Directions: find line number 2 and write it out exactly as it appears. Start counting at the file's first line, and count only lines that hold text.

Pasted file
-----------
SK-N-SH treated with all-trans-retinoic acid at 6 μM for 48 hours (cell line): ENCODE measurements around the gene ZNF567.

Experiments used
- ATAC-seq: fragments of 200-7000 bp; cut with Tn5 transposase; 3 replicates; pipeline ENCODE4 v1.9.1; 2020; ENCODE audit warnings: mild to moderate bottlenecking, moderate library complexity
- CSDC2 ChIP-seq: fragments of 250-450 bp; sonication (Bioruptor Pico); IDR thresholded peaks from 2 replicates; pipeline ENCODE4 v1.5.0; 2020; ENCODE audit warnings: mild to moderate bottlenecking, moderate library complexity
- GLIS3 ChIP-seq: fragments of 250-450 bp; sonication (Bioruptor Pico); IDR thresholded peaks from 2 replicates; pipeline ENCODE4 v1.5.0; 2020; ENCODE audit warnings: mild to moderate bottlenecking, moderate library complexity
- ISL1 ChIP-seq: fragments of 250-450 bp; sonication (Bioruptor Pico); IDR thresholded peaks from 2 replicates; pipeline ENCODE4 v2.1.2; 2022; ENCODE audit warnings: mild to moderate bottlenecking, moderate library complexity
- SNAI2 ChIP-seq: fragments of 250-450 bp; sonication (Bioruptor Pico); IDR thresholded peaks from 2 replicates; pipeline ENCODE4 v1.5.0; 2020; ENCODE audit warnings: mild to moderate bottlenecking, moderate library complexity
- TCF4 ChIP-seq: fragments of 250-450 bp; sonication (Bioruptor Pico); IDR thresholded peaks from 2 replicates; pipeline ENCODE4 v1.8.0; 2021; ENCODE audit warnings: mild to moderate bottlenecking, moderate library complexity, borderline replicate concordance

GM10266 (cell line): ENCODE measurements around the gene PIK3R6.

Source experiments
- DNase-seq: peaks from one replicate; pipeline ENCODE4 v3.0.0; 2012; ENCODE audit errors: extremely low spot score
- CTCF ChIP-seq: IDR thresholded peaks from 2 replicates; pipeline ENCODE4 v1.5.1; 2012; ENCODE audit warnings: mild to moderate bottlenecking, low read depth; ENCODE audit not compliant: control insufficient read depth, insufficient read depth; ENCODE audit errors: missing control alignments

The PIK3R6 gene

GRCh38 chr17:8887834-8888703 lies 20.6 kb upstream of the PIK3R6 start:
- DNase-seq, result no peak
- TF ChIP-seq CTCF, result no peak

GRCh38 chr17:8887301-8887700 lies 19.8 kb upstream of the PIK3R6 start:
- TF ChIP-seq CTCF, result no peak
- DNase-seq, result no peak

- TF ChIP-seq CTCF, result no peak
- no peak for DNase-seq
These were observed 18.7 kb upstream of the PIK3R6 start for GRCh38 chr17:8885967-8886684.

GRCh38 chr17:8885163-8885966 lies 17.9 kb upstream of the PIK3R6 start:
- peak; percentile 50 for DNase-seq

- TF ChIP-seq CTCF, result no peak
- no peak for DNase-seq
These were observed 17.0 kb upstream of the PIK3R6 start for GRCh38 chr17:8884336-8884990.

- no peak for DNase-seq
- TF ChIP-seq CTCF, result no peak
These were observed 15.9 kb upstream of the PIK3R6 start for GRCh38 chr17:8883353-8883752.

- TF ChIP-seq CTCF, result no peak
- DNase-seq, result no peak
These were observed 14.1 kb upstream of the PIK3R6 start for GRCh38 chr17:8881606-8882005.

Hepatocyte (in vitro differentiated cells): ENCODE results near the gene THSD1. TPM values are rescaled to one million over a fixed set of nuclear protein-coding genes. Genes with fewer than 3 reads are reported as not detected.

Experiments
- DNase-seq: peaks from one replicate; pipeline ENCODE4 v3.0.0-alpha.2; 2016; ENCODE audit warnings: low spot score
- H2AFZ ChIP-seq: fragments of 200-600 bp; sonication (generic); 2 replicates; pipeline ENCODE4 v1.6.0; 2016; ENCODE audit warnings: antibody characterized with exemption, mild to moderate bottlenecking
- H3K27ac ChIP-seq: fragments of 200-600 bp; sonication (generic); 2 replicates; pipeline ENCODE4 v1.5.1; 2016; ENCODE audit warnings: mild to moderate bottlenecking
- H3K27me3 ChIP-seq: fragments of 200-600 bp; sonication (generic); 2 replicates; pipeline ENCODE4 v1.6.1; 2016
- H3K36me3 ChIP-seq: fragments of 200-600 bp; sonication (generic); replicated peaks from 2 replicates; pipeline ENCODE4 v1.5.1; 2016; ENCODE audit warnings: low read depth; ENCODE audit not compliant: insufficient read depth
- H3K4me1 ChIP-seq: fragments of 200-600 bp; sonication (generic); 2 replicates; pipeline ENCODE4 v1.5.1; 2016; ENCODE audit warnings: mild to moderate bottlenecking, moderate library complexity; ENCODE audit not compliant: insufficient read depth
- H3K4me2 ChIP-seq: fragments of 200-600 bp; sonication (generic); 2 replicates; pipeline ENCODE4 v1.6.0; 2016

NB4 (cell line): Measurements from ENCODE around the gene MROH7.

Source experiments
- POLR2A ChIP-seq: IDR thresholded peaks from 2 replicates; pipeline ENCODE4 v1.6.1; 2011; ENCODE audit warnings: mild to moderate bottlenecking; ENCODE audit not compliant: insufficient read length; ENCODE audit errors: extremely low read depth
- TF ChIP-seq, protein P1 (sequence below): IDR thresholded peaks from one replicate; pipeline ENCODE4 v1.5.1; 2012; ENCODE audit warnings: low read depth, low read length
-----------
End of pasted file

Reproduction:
Experiments used